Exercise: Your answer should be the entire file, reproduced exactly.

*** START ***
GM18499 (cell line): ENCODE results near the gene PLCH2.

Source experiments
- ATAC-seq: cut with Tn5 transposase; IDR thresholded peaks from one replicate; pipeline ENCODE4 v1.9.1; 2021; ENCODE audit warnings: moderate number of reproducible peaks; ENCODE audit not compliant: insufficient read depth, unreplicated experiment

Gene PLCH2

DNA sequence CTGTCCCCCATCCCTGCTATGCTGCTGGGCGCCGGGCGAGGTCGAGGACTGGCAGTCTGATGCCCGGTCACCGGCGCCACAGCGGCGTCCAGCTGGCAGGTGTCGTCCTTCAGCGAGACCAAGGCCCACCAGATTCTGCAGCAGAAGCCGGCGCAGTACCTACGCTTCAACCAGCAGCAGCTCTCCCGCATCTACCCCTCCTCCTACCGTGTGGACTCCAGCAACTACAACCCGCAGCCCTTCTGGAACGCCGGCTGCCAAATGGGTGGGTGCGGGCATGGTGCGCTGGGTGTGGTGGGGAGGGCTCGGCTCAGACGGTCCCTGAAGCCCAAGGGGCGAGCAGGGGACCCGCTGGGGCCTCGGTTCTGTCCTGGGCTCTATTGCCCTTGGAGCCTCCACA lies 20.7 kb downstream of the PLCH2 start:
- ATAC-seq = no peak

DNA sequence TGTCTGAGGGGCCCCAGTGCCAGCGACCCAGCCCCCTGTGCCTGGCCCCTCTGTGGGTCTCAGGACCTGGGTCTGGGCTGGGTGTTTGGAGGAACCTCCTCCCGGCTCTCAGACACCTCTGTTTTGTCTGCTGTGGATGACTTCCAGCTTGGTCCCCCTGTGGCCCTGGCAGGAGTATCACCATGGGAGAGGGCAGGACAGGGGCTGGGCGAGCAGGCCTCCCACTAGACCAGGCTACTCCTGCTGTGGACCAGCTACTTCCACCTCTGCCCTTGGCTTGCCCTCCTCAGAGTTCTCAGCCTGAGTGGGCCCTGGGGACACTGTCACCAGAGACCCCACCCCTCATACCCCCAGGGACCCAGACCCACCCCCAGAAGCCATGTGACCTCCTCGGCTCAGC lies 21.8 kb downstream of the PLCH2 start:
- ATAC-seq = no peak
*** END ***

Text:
GM18499 (cell line): ENCODE results near the gene PLCH2.

Source experiments
- ATAC-seq: cut with Tn5 transposase; IDR thresholded peaks from one replicate; pipeline ENCODE4 v1.9.1; 2021; ENCODE audit warnings: moderate number of reproducible peaks; ENCODE audit not compliant: insufficient read depth, unreplicated experiment

Gene PLCH2

DNA sequence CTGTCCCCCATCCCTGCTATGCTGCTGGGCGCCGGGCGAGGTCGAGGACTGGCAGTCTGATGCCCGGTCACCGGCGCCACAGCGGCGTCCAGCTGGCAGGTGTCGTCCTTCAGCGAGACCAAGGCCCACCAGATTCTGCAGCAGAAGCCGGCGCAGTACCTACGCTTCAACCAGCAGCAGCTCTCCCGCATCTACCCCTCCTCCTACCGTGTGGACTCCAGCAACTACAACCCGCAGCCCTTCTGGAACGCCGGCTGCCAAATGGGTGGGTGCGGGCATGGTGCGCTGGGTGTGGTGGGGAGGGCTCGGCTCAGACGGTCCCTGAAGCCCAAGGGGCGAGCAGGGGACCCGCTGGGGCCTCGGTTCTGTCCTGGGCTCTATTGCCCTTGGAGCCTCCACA lies 20.7 kb downstream of the PLCH2 start:
- ATAC-seq = no peak

DNA sequence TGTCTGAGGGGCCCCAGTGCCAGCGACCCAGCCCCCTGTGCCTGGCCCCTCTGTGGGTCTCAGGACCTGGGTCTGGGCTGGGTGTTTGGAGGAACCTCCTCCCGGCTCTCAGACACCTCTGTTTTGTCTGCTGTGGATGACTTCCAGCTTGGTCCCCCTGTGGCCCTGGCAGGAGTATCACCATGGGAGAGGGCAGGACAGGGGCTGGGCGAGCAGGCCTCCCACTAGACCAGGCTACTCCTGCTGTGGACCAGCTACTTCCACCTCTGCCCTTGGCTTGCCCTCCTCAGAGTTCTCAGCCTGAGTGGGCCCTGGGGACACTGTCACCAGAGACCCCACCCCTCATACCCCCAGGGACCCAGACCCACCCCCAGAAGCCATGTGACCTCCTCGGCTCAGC lies 21.8 kb downstream of the PLCH2 start:
- ATAC-seq = no peak